As we will continue to struggle to contain the coronavirus pandemic disease and social distancing recommendations is still there somewhere, millions of our children and adolescents not attending school who, in the fall—which means that they will often be trapped in their homes and use the Internet as a primary means of human connection. The situation has been the re-emergence of a long-term, it is difficult to answer the question: technology is going to ruin my teen’s brain?
Over the years, some people blame the increasing growth rate of adolescents suffering from mental health problems in the US in a sharp increase in how much they participate in digital equipment compared to the previous generations—but without much hard evidence to support these claims.
This is true, we see unprecedented levels of adolescents using digital devices 95%of American teenagers have access to a smartphone, and 45%say they are online”almost constantly,”according to the 2018 Pew Research Center poll. And in the same period of time, the Internet and mobile phone use has increased a generation of young people, the suicide rate in the United States is also steadily increasing(in all ages overall), with a disproportionate increase in the speed of the tween, girls 10-14 years old.
But the rise of teen use of social media at the same time, depression rates have increased representation of the correlation, Not Causal relationship. Meaning, there is no evidence that teen use of social media is the reason Why We see this increase in depression, rather than any number of other confounding factors—like their family life, economic condition, or anything else. You want to know if this is the case, we need more comprehensive study, the separation of these other factors.
Considering how important the stakes, the answer to this question is important and urgent.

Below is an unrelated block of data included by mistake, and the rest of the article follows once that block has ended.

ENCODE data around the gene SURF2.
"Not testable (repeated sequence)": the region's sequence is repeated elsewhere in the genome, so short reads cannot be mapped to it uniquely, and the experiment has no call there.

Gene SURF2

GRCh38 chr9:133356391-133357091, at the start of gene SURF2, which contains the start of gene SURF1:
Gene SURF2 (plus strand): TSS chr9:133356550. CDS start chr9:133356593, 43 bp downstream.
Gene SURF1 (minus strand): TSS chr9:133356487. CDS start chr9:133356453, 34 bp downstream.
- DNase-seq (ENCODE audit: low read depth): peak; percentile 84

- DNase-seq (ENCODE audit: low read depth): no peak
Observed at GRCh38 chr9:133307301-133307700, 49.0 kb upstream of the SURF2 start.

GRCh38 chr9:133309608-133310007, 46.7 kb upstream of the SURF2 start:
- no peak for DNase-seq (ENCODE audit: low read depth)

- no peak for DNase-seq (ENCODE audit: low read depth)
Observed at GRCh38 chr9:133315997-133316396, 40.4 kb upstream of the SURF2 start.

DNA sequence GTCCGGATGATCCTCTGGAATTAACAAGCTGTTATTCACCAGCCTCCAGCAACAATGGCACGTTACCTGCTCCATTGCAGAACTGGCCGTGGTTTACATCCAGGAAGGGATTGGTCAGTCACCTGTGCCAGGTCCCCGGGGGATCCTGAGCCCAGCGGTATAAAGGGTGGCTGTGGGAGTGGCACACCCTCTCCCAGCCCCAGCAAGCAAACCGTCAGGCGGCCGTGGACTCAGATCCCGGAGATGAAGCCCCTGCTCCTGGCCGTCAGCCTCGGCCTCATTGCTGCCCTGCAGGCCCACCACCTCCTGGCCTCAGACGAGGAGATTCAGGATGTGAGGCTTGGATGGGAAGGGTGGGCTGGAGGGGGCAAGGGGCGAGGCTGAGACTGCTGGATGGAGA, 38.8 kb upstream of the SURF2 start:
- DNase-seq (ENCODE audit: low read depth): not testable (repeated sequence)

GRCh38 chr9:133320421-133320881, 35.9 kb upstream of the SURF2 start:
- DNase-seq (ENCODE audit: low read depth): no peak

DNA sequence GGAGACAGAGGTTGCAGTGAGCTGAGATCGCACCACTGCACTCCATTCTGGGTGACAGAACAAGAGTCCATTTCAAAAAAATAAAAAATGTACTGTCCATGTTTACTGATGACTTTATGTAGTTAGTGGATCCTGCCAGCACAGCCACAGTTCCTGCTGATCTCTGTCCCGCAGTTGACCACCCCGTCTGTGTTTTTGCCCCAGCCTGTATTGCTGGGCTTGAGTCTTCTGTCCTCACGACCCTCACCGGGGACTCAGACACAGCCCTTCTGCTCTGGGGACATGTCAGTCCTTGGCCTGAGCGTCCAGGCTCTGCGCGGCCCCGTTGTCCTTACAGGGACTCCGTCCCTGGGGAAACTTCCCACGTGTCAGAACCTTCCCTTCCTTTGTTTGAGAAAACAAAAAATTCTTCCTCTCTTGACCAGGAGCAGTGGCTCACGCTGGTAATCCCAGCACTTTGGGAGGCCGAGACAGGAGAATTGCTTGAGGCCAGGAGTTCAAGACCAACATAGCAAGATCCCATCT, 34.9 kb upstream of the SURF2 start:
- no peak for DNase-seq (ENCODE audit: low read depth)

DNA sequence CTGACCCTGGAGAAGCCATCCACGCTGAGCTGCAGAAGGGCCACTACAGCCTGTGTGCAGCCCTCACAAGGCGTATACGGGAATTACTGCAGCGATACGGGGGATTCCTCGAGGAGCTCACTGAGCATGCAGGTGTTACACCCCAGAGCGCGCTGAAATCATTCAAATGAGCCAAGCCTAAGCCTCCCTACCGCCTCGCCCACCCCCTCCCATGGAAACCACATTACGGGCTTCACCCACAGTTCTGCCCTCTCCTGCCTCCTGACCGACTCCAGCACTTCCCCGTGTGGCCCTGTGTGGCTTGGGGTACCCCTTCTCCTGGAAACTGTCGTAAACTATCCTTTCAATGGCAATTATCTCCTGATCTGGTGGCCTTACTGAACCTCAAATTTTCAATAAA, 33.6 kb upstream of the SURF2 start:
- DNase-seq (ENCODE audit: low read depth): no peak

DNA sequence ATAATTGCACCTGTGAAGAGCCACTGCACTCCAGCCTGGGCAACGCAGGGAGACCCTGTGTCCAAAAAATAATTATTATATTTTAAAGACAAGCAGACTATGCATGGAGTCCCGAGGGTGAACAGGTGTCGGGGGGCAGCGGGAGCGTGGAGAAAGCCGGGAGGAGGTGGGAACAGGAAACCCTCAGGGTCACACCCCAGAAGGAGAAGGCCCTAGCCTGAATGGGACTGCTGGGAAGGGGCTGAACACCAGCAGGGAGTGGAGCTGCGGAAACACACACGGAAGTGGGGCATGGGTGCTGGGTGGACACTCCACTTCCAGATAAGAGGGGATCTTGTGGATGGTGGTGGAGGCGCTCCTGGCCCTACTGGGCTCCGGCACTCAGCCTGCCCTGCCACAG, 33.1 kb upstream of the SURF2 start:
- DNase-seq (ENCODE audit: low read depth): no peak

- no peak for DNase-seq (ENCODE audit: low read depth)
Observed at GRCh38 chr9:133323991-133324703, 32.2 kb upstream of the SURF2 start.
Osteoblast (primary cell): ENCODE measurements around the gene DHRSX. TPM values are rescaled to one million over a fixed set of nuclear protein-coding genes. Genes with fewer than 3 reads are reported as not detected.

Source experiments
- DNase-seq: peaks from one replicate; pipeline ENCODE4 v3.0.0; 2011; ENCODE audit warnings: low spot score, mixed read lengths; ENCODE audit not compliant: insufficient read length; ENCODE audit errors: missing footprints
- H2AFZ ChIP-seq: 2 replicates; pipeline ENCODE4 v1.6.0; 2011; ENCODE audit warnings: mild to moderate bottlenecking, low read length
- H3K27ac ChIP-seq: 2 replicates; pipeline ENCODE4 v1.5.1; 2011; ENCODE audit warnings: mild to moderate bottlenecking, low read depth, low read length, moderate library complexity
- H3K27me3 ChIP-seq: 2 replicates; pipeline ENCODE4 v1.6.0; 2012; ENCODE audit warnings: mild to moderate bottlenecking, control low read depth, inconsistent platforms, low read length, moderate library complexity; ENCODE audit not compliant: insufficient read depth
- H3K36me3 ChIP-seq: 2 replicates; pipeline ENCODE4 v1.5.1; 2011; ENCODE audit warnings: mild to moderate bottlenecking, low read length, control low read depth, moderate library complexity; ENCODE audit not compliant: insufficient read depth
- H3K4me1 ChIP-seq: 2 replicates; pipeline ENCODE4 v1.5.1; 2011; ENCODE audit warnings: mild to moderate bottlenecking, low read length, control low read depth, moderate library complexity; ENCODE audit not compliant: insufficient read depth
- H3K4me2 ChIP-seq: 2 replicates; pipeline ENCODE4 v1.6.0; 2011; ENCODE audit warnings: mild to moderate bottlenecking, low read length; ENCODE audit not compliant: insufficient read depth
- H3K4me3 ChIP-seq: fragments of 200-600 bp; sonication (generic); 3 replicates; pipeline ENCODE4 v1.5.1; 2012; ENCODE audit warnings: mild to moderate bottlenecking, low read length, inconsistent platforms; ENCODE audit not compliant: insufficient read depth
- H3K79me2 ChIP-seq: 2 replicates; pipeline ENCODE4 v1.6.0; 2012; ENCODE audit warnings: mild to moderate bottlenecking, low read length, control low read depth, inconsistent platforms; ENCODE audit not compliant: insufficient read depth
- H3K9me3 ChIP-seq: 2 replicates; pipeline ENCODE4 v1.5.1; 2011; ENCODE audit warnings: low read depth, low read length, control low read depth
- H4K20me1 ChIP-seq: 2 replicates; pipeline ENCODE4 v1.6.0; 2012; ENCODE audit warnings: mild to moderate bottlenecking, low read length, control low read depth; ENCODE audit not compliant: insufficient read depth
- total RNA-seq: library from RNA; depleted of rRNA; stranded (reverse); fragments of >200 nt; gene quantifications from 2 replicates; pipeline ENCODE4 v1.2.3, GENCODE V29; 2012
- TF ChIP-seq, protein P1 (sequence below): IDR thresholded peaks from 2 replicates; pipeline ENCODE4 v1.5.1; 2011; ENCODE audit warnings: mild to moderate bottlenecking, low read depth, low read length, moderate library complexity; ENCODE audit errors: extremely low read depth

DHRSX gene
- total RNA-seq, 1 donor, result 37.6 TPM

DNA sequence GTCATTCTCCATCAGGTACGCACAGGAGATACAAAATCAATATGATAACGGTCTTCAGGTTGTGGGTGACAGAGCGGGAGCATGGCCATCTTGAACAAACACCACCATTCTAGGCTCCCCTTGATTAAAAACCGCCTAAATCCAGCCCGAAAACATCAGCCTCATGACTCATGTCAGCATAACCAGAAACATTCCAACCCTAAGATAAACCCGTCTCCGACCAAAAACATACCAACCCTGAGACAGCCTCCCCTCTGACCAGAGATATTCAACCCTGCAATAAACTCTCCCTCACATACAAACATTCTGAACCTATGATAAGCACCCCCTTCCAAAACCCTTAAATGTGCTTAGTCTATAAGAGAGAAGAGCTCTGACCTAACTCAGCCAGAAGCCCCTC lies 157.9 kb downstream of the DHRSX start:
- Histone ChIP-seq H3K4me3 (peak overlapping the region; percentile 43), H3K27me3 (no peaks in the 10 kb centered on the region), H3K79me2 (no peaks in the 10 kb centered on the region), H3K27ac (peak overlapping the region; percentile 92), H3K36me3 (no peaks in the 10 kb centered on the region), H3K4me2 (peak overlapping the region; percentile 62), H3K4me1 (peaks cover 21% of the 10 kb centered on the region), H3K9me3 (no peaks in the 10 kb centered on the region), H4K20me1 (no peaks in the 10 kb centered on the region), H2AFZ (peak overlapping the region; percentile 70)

A new report from nonprofit Common Sense Media, a national advocacy group focused on digital access and the safety of the child and family, reflects the state of emergency dialogue. The report, written by University of California, Irvine Child Psychology Professor Candice Odgers and Common Sense Director of Research Michael Robb, trying to review the existing research about the impact of technology use on adolescents, concluded that the overall risks and benefits, and make recommendations for parents, educators and the public. But one of the biggest conclusions from the common sense of the report, the existing research does not tell us enough, we need more sophisticated scientific evidence, to know anything conclusive about the effect of social media on adolescent mental health.
At the same time, it’s worth understanding what kind of concerns around the impact of social media on adolescent mental health is—what to consider when it comes to figuring out how to help adolescents to have a balanced relationship with technology, especially in the life, by an epidemic.
Jennifer Siebel Newsom, the first partner of the Governor of California Gavin Newsom, he contributed to a report wrote that she understood that digital devices like tablets and laptops are necessary tools for acquiring an education during the Covid-19 schools closed. But she said she is also worried about the impact of these devices on children and adolescents mental health.
“(A)a mother, I can’t ignore the reality, in my home. Distance learning for my four children this spring to open up the floodgates for the media and its adverse effects. What Start use the questions for homework to become Internet search for caused by age-inappropriate information and incorrect information,”wrote Siebel Newsom. “All of a sudden my eldest son is sneaking out of their room, or hiding the device in their beds at night.”
The two Sibel Newsom and other contributions to the report like former Democratic presidential candidate and entrepreneur Andrew Yang, hope to see technology and media companies to accept more responsibility for their impact on children, even if we haven’t research shows that in the end what kind of impact. Yang special appeal to the government substantial money more research and step, if necessary, to encourage science and technology companies, education of children, rather than entertain them, collect the ad dollars. (Child of the digital advertising market is expected to value US $ 1.7 billion by 2021, according to a report from PricewaterhouseCoopers.)